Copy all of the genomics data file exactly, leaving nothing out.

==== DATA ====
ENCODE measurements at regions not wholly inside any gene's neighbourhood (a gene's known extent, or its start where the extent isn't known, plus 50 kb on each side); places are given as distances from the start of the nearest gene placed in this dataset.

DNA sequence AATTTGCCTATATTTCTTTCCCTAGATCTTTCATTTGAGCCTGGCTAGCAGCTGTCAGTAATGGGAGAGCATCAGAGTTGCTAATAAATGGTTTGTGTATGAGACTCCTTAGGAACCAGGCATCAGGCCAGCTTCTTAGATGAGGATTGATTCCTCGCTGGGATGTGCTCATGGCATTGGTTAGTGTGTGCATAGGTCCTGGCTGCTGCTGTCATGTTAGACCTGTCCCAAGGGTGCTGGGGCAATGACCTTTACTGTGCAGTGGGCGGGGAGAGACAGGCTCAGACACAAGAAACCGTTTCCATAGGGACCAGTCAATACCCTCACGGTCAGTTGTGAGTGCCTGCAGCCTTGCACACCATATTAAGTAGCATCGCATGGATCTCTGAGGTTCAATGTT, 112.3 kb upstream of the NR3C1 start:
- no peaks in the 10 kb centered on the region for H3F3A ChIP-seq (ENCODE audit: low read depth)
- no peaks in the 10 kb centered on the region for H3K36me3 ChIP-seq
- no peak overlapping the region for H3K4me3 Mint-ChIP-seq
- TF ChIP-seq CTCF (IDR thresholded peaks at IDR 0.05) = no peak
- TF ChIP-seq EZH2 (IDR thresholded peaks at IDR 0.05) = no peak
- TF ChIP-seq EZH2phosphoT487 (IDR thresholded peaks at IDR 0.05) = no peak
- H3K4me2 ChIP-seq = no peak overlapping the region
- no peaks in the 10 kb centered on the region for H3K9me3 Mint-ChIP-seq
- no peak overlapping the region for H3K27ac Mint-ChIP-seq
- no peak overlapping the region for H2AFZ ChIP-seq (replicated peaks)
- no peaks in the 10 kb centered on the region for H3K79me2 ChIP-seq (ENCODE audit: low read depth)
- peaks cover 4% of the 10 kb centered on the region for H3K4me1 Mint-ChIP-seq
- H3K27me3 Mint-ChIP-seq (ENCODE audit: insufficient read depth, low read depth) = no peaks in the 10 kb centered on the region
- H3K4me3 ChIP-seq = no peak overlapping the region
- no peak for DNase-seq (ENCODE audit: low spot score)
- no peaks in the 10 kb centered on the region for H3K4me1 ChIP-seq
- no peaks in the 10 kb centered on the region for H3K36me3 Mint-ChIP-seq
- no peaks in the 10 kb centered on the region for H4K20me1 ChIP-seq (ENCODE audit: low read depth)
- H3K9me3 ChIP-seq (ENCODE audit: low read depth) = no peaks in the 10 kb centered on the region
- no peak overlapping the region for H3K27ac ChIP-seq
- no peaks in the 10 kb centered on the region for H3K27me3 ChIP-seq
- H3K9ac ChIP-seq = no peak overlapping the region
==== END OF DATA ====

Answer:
ENCODE measurements at regions not wholly inside any gene's neighbourhood (a gene's known extent, or its start where the extent isn't known, plus 50 kb on each side); places are given as distances from the start of the nearest gene placed in this dataset.

DNA sequence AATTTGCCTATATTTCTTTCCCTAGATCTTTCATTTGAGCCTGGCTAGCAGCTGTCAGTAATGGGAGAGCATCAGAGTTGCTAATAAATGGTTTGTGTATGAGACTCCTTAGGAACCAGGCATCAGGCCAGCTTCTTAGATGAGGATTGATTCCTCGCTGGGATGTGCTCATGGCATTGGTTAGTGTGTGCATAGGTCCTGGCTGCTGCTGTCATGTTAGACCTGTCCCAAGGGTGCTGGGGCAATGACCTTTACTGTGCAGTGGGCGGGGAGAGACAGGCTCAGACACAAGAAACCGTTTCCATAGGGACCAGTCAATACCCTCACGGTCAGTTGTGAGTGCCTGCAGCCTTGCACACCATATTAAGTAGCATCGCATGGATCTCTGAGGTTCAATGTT, 112.3 kb upstream of the NR3C1 start:
- no peaks in the 10 kb centered on the region for H3F3A ChIP-seq (ENCODE audit: low read depth)
- no peaks in the 10 kb centered on the region for H3K36me3 ChIP-seq
- no peak overlapping the region for H3K4me3 Mint-ChIP-seq
- TF ChIP-seq CTCF (IDR thresholded peaks at IDR 0.05) = no peak
- TF ChIP-seq EZH2 (IDR thresholded peaks at IDR 0.05) = no peak
- TF ChIP-seq EZH2phosphoT487 (IDR thresholded peaks at IDR 0.05) = no peak
- H3K4me2 ChIP-seq = no peak overlapping the region
- no peaks in the 10 kb centered on the region for H3K9me3 Mint-ChIP-seq
- no peak overlapping the region for H3K27ac Mint-ChIP-seq
- no peak overlapping the region for H2AFZ ChIP-seq (replicated peaks)
- no peaks in the 10 kb centered on the region for H3K79me2 ChIP-seq (ENCODE audit: low read depth)
- peaks cover 4% of the 10 kb centered on the region for H3K4me1 Mint-ChIP-seq
- H3K27me3 Mint-ChIP-seq (ENCODE audit: insufficient read depth, low read depth) = no peaks in the 10 kb centered on the region
- H3K4me3 ChIP-seq = no peak overlapping the region
- no peak for DNase-seq (ENCODE audit: low spot score)
- no peaks in the 10 kb centered on the region for H3K4me1 ChIP-seq
- no peaks in the 10 kb centered on the region for H3K36me3 Mint-ChIP-seq
- no peaks in the 10 kb centered on the region for H4K20me1 ChIP-seq (ENCODE audit: low read depth)
- H3K9me3 ChIP-seq (ENCODE audit: low read depth) = no peaks in the 10 kb centered on the region
- no peak overlapping the region for H3K27ac ChIP-seq
- no peaks in the 10 kb centered on the region for H3K27me3 ChIP-seq
- H3K9ac ChIP-seq = no peak overlapping the region